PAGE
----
A dozen or so people gathered around Cheryl Johnson for a grim kind of story time.
Johnson is the de facto matriarch of Altgeld Gardens, a public housing complex on the far southeast side that’s home to about 5,000 mostly black residents. Altgeld is almost bucolic looking, cut off from the rest of the region by the curve of the Little Calumet River, the woodsy Beaubien Forest Preserve, and a water treatment plant. The area’s nickname—the “toxic doughnut”—is less rustic.
Altgeld Gardens is seen by many as the birthplace of the environmental justice movement, and as Johnson’s visitors clustered around her she ticked off a list of the pollutants that have plagued her neighborhood for decades.
“We had fiberglass, asbestos, lead,” she said. “The PCBs. And you talk about the soil contamination, we had DDT, DDE, DDD. All those industrial pesticides in all these yards over here that are still hot today.”
Altgeld’s proximity to the southeast side’s slew of factories, landfills, dumps, and polluted waterways has left its residents exposed and vulnerable for more than 30 years. And although Johnson has been preaching this gospel for decades her audience was unexpected. A gaggle of professional environmentalists and longtime community activists were joined by a small handful of bona fide celebrities. Among them was Antonique Smith, an actress and singer who played Mimi in the Broadway production of Rent and Faith Evans in the B.I.G. biopic Notorious, and Malik Yusef, a poet, rapper, and filmmaker who writes tracks with Common and Kanye West and who wrote and produced a short film that was an official selection at Cannes. Altgeld was just one stop on a cross-country bus tour of environmental justice sites around the country. The tour, which is sponsored by the Hip Hop Caucus and People’s Climate Music, includes stops in New Orleans and Ferguson, Missouri, among other cities.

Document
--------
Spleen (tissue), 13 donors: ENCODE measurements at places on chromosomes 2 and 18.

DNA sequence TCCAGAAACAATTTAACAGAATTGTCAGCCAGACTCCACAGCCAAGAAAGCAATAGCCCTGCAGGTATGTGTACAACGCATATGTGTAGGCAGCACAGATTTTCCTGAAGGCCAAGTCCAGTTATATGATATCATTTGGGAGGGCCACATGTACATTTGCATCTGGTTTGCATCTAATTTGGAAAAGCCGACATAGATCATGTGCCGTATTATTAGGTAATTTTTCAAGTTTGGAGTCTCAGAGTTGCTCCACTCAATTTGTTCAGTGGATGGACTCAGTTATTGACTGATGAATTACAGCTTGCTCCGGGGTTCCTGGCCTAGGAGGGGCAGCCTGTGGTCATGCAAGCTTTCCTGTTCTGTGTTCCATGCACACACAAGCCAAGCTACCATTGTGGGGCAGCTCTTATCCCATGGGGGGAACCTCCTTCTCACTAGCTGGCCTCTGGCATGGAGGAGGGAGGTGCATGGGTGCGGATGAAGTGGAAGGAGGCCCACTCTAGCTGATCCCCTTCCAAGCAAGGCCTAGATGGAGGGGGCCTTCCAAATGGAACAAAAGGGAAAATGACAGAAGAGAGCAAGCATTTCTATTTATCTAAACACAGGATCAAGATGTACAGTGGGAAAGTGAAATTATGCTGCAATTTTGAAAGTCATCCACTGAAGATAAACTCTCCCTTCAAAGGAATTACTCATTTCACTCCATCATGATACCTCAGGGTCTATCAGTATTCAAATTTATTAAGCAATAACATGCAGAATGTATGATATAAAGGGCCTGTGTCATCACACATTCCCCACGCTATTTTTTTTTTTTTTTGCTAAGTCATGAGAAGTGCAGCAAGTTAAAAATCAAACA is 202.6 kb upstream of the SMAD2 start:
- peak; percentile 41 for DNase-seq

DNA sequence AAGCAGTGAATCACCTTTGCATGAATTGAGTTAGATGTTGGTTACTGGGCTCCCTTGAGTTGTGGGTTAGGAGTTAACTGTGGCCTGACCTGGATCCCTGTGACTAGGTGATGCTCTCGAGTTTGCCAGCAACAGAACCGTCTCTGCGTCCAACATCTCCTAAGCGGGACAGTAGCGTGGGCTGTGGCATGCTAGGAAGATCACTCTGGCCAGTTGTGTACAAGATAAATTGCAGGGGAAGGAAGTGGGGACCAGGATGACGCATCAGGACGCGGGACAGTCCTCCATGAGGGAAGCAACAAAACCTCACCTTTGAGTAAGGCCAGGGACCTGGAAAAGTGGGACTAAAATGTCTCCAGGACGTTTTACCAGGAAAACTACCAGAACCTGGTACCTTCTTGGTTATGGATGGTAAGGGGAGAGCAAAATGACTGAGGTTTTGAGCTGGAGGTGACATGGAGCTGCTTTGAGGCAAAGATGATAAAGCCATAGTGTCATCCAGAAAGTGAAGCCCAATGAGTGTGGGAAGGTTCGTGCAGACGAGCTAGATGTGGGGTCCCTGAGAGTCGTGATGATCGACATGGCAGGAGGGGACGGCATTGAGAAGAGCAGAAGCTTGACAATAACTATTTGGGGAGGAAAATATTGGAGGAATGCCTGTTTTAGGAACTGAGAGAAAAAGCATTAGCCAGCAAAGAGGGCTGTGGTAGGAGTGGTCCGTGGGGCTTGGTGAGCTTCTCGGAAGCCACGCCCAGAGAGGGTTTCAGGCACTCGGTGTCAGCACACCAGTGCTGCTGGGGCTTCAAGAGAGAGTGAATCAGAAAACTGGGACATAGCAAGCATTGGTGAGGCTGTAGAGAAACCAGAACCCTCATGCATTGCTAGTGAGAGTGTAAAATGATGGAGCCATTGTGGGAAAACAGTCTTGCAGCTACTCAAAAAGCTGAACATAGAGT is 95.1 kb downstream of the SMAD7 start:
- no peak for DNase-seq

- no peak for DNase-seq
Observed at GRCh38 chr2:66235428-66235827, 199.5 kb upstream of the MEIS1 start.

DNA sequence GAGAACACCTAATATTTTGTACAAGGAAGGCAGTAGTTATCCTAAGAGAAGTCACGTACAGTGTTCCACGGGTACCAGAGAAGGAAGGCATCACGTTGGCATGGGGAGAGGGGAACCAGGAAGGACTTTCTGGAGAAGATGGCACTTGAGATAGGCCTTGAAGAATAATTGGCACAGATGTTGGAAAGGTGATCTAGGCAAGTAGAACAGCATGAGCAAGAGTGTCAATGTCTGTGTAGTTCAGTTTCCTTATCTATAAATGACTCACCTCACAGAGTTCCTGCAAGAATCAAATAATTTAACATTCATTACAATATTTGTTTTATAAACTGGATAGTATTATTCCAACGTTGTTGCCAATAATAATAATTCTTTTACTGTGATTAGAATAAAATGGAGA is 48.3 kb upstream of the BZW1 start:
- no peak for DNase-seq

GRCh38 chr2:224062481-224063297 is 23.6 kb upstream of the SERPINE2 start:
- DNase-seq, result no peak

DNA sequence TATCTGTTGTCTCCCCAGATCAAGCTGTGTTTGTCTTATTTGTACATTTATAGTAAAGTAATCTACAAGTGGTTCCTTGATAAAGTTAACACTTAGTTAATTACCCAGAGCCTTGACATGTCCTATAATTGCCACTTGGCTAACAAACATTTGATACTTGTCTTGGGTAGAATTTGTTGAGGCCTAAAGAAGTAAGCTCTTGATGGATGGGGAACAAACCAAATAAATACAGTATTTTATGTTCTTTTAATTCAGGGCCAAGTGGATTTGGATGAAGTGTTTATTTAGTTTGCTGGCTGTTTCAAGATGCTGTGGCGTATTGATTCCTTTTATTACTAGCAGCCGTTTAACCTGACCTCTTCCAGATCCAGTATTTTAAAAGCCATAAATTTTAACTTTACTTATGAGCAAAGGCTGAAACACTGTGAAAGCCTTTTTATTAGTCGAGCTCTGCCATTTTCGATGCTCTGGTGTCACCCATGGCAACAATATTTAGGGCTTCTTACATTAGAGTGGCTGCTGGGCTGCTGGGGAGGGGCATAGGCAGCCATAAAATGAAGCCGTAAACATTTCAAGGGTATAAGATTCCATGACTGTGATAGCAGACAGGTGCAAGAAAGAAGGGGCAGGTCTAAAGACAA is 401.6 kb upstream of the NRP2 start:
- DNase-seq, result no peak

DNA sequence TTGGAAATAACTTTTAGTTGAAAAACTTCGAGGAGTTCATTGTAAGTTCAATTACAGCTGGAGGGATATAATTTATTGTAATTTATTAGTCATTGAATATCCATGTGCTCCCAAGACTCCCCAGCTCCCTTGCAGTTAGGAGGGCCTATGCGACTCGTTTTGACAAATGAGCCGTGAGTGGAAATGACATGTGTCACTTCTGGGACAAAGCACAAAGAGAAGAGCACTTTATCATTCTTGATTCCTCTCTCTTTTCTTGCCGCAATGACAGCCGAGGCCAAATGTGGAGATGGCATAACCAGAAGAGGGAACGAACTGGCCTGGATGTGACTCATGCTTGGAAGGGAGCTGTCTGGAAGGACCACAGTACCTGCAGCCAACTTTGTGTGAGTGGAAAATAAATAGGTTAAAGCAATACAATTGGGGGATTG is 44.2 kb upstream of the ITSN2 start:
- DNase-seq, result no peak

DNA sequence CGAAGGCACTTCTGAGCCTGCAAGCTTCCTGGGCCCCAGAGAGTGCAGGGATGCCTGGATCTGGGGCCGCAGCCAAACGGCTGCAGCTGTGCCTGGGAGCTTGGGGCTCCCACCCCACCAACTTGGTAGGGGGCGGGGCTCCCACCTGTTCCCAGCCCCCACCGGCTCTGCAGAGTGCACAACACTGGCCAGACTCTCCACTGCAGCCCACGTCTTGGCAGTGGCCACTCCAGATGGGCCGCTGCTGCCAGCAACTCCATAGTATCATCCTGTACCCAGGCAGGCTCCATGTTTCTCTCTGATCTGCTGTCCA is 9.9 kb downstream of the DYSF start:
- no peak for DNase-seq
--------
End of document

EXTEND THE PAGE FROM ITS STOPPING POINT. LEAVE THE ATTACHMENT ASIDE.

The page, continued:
Yusef grew up down the street and described his childhood dismay at learning of the pollution in the area’s waterways.
“Maybe I just have a gene in me from my dad or something to be an activist,” he said. His father was involved in the civil rights movement of the 1960s and ’70s. Yusuf added, “And this is truly a civil rights issue as well.”
President Barack Obama helped rid the housing complex of fiberglass and asbestos insulation during his days as a community organizer here.
“It was a blessing because I was always the one who had to climb up in the attic to get our bikes in the summer,” Johnson explained. “And I would come out scratching for days.”
But that was far from the worst of the effects. Johnson inherited this fight from her mother, Hazel.
“She heard that the south side of Chicago had the highest incidence of cancer of anywhere in the city,” she recalled. “And she knew people who had cancer. So she started inquiring and found out that this area had all the environmental problems we have.”
Hazel Johnson was one of several activists who convinced President Bill Clinton to sign an executive order in 1994 insisting that the U.S. Environmental Protection Agency take “EJ” principles, as they’re called, into account. The agency now defines environmental justice this way: no group of people, including no racial minority, should be disproportionately burdened by the consequences of pollution. But that same day Johnson gave her tour, the EPA’s Office of the Inspector General issued a report that slammed the agency for dragging its heels on rules that would ensure every decision made be informed by environmental justice.
Although Johnson seemed somewhat weary, she did not seem discouraged.
“We’re not going nowhere,” she said. “Because I believe in an old saying. My favorite comedian, Robin Harris, he called us ‘Bebe’s Kids.’ We don’t die—”
Smith smiled wide and joined in. In unison they shouted, “We multiply!”
They broke into knowing laughter and hugged one another.
Then everyone filed back on the bus and headed to Detroit, and another environmental battleground.